Global rating agency Moody’s Investors Service has said that HDFC’s issuance of masala bonds will open the market for other potential issuers, particularly non-bank finance companies (NBFCs) and government-related issuers (GRIs).

Private mortgage lender Housing Development Finance Corporation (HDFC) had a few days ago raised ₹3,000 crore through masala bonds — a rupee-denominated bond in the overseas market.

This issuance is the first masala bond by a corporate entity, following issuances by International Finance Corporation (IFC) and Asian Development Bank (ADB). “We expect the market to deepen further with more issuers following HDFC’s issuance,” said Alka Anbarasu, a Moody's Vice President and senior analyst.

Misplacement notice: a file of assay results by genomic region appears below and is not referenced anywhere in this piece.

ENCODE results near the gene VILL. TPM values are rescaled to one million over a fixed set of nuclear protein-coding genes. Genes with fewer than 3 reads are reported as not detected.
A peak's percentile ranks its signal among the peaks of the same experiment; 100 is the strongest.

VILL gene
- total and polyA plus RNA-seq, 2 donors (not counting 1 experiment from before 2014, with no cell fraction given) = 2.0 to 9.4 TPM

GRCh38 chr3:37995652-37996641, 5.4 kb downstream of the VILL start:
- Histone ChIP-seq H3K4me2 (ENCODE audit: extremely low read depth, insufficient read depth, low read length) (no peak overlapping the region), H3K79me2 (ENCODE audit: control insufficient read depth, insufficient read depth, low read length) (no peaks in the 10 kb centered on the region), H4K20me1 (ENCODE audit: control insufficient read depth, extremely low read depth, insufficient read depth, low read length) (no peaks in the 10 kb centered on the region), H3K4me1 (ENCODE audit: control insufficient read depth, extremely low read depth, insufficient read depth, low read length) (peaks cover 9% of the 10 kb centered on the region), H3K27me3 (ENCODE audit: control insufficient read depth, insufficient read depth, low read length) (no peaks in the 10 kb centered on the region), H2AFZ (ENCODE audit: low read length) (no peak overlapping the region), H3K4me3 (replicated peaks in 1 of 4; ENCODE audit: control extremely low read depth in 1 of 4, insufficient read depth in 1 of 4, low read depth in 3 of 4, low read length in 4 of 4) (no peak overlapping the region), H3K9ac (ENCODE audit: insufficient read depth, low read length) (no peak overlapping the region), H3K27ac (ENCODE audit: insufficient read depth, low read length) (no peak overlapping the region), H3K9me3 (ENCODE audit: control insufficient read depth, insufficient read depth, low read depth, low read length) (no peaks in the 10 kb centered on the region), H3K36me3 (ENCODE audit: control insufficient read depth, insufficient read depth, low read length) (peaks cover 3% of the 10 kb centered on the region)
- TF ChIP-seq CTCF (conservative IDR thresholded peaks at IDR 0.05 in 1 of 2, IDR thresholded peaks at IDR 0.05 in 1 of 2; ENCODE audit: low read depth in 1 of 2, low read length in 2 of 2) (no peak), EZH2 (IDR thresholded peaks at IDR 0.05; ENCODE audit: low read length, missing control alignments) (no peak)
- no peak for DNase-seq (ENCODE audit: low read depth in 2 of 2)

Masala bonds — although denominated in Indian rupees — are listed on the international market and offered and settled in US dollars, providing easier access for foreign investors.

Anbarasu also highlighted that the rupee had depreciated by about 5.3 per cent year-on-year, allaying investor concerns about emerging market currency risk at a time when financing conditions have become less favourable for many developing countries.

The development of the masala bond market will help NBFCs diversify their funding sources, according to Moody’s.

Currently, regulatory restrictions prevent NBFCs from accepting current and savings deposits. Companies are, therefore, reliant on expensive and less granular funding from wholesale markets and institutional investors.

In September 2015, the RBI had issued guidelines allowing Indian corporates, NBFCs, real estate investment trusts and infrastructure investment trusts to issue masala bonds.